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Scams in intellectual property

From Wikipedia, the free encyclopedia

Scams in intellectual property include scams in which inventors and other rights holders are lured to pay money for an apparently official registration of their intellectual property, or for professional development and promotion of their ideas, but do not receive the expected services.

Intellectual property (IP) is a very complex area and covers a vast range of diverse subjects.[1] As a result, there are opportunities for unscrupulous individuals and organizations to take advantage of those wishing to secure protection for their IP.

Registration services[edit]

Registration services are organizations or individuals that contact IP applicants or owners and request payment for an apparently official registration of their IP.

Many applicants for and owners of patents, trademarks and industrial design rights receive letters from such registration services and different IP offices and organizations around the world regularly issue warnings in connection with the offered services.

The registration services target applicants directly because patent, trademark and design applications are published a set time after filing or upon grant along with freely available information about a name and address for the applicant. Registration services use this information to send requests for payment to applicants shortly after publication. The documents are confusing as they appear to be from official governmental agencies and to be legitimate invoices.[2]

A scam increasing in frequency, as of October 2011, is an email originating from a domain name registrar or IT consulting company based in China that purports to notify a trademark holder that another entity is seeking to register the client's trademark or business name as a domain name in China, Hong Kong, Taiwan, or other Asian countries.[3] The email gives the brand owner a short period in time in which to secure the domain name for their own. These notifications are essentially solicitations. Generally, in the event there really is a third-party who is seeking to register your brand name for nefarious purposes, there are channels available for addressing such uses if and when they materialize.

Published warnings for different forms of IP[edit]

PCT registration services[edit]

Registration services are known to target applicants of international patent applications. The World Intellectual Property Organization (WIPO) has issued a warning about several of these services, including:[4]

  • IPTO - International Patent & Trademark Organization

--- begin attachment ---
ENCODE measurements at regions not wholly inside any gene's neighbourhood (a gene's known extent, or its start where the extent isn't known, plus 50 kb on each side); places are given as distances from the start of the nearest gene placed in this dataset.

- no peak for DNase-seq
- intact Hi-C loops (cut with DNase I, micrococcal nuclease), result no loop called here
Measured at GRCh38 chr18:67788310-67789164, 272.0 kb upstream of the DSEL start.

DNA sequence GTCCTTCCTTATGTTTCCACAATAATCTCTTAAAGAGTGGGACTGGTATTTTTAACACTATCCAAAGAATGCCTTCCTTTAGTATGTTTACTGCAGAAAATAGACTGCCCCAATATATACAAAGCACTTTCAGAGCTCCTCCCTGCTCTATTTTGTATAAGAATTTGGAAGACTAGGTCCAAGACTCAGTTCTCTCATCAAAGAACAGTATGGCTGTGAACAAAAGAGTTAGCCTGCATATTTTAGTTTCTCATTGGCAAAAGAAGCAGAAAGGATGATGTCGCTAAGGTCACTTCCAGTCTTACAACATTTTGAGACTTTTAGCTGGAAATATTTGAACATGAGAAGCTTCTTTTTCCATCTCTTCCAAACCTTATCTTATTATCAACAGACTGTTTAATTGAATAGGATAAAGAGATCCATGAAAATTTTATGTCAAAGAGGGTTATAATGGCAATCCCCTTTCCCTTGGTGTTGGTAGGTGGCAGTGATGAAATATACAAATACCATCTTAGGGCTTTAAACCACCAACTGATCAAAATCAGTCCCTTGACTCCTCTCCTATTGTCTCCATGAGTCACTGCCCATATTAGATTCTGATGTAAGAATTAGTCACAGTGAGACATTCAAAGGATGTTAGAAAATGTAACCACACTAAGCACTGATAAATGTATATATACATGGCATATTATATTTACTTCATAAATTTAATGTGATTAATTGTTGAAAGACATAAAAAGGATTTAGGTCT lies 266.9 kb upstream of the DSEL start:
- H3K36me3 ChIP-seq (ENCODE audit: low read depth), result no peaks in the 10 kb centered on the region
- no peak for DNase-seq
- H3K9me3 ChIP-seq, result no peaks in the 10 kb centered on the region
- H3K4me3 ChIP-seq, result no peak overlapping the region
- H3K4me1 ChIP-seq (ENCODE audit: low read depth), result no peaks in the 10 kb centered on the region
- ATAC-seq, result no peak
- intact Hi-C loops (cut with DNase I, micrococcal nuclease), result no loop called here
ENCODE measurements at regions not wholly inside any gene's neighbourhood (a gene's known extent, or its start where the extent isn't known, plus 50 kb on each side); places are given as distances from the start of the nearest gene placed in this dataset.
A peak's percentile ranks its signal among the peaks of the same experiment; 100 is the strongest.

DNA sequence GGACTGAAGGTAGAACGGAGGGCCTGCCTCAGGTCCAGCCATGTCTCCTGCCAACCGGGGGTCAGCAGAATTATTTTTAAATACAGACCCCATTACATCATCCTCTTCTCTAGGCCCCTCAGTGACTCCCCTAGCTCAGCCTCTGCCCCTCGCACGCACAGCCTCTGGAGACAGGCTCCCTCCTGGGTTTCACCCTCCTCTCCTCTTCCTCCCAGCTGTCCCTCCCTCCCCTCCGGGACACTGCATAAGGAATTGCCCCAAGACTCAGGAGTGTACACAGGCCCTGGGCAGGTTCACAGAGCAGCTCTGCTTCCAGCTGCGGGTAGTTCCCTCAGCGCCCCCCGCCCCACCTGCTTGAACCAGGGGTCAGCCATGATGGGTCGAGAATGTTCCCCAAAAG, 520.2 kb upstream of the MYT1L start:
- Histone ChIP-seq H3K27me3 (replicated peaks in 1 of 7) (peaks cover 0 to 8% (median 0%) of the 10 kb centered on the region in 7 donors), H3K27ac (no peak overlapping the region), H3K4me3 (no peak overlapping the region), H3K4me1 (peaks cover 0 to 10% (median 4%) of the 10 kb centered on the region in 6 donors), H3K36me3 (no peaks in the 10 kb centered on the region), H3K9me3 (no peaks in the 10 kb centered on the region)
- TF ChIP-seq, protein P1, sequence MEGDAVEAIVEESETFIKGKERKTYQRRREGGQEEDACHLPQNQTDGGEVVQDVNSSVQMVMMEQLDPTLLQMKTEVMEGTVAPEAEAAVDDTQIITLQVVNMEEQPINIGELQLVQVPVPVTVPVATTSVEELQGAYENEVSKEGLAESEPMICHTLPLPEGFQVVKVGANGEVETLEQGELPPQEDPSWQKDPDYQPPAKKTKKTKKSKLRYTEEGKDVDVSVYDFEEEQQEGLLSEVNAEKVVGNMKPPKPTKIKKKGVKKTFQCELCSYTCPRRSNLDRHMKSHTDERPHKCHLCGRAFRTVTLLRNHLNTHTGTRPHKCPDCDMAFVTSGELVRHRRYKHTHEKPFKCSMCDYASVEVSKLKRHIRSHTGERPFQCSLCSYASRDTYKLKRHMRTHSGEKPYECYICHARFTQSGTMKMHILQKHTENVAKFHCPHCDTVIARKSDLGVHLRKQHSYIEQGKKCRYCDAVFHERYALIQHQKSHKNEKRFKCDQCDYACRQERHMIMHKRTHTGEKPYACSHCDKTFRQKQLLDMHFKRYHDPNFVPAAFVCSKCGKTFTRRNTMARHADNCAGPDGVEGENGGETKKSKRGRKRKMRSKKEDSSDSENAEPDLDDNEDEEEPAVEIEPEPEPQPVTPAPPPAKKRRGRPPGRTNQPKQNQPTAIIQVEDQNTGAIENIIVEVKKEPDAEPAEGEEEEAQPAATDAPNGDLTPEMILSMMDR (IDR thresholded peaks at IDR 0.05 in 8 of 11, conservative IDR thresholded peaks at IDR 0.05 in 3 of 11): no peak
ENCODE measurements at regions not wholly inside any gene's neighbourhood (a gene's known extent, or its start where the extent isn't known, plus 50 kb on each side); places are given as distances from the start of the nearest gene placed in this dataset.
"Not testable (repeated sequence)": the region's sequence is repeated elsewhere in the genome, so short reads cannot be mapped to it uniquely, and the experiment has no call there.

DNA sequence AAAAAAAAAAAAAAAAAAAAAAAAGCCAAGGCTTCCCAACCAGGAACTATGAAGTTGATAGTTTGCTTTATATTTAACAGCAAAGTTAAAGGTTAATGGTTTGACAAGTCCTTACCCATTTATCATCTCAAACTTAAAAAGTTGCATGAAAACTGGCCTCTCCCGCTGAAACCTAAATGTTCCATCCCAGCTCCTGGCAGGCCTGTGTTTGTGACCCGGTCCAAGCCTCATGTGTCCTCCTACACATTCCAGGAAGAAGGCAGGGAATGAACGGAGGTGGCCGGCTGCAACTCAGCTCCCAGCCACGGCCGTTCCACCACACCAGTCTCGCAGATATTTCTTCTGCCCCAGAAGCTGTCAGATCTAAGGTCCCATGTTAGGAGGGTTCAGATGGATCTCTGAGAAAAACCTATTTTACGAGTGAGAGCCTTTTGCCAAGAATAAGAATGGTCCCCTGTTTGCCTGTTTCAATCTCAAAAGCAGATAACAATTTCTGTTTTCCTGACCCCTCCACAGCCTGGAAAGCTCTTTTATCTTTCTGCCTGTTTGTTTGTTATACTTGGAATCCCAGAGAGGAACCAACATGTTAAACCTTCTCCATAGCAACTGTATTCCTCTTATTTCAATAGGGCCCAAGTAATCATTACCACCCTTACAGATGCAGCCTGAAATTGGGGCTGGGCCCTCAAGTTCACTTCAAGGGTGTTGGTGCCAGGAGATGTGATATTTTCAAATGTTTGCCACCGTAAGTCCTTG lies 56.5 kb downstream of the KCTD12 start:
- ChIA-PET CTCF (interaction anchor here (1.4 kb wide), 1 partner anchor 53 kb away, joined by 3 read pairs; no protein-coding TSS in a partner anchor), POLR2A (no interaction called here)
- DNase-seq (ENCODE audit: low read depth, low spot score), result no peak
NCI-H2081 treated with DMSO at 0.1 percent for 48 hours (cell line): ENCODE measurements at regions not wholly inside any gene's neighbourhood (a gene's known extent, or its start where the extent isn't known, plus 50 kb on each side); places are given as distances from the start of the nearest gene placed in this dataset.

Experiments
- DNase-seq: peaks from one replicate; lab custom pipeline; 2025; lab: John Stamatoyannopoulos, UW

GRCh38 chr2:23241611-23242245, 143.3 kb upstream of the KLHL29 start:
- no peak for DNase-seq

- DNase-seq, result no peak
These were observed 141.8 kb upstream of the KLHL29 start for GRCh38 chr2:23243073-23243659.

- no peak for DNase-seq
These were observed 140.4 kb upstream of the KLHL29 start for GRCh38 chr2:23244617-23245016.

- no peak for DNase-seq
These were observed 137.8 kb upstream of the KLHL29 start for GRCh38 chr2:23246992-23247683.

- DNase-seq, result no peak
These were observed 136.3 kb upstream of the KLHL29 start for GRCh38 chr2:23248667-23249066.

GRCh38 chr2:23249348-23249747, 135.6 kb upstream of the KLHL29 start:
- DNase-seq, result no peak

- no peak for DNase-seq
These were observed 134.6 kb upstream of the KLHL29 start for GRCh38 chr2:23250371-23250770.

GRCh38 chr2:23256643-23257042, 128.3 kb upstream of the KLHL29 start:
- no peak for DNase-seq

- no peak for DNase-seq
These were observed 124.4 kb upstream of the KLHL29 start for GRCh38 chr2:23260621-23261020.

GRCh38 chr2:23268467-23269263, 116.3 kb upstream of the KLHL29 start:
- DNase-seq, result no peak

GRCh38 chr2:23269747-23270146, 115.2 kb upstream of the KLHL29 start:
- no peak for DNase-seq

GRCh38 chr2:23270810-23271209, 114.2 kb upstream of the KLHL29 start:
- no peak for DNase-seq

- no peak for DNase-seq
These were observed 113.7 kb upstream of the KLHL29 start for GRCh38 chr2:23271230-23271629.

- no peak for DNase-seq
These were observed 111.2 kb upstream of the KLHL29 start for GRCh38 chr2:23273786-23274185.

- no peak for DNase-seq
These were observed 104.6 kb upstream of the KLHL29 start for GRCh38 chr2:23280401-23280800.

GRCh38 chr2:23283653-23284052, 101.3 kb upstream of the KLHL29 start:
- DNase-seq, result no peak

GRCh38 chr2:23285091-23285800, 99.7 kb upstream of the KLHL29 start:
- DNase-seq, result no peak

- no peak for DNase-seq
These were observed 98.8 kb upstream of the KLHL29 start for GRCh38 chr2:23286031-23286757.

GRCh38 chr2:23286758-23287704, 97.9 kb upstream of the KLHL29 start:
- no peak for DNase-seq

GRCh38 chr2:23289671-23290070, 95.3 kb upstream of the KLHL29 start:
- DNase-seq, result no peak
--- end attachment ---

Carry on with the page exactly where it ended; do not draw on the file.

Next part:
• RIPT - Register of International Patents and Trademarks
  • IBIP - International Bureau for Intellectual Property
  • ODM - Patent Trademark Register
  • IBFTPR - International Bureau for Federated Trademark & Patent Register
  • IOIP - Organization for Intellectual Property
  • ODM - Register of International Patents
  • ODM - Office Data Management
  • IOPTS - International Organization for Patent & Trademark Service
  • FIPTR - Federated Institute for Patent and Trademark Registry Inc. (see "State of Florida v. Federated Institute for Patent and Trademark Registry and Bernd Taubert" [3])
  • CPTD - Central Patent & Trademark Database
  • CCIT - Commercial Center for Industry and Trade
  • CPD - Central Patent Database
  • Register of International Patents
  • Register of International Patent Bulletin/Registre des données bulletin europeén des brevetes
  • Institut of Commerce for Industry, Trade, Commerce/Wirtschaftsinstitut für Industrie, Handel, Handwerk AG
  • Central Data-Register of International Patents

Domain slamming[edit]

Domain slamming is a form of scam in which an internet service provider (ISP) or domain name registrar attempts to trick customers of different companies into switching from their existing ISP/registrar to the scamming ISP/registrar, under the pretense that the customer is simply renewing their subscription to their old ISP/registrar.

Invention promotion firm scams[edit]

An inventor promotion scam or invention promotion scam is a scam where inventors are lured to pay money for development of their invention, or promotion of it, without the development or promotion actually occurring.

Some invention promotion firms have been found to engage in improper and deceptive practices.[5]

Signs of an unscrupulous invention promotion firm include:[6][7]

  • Exaggerated claims about the market potential of the invention
  • Refusal to offer advice in writing, or having all correspondence confined to promotional material and scheduling phone calls.
  • Request for money immediately and upfront
  • Money back guarantees - Reputable professionals charge a fee for service and are compensated for their work and, therefore, do not offer money back guarantees.[8]


  1. ^ UK Patent Office advice
  2. ^ Anderson, Kurt (2012). "New Years Solicitations - Creative Marketing or Deceptive Advertising?". Giordano, Halleran & Ciesla, P.C. Retrieved June 11, 2012.
  3. ^ "Be Aware of Trademark and Patent Scams". The National Law Review. Sterne, Kessler, Goldstein & Fox P.L.L.C. 2011-10-15. Retrieved 2012-02-13.
  4. ^ "WARNING: Requests for Payment of Fees". WIPO. Retrieved 2015-06-06.
  5. ^ FTC/STATE "PROJECT MOUSETRAP" SNARES INVENTION PROMOTION INDUSTRY, US Federal Trade Commission, Press Release July 1997 Archived 2011-10-23 at the Wayback Machine
  6. ^ "Consumer Alert: Spotting Sweet-Sounding Promises of Fraudulent Invention Promotion Firms". Federal Trade Commission. Archived from the original on 5 July 2007.
  7. ^ FTC Facts for Consumers: Invention Promotion Firms
  8. ^ Invention Submission Companies

External links[edit]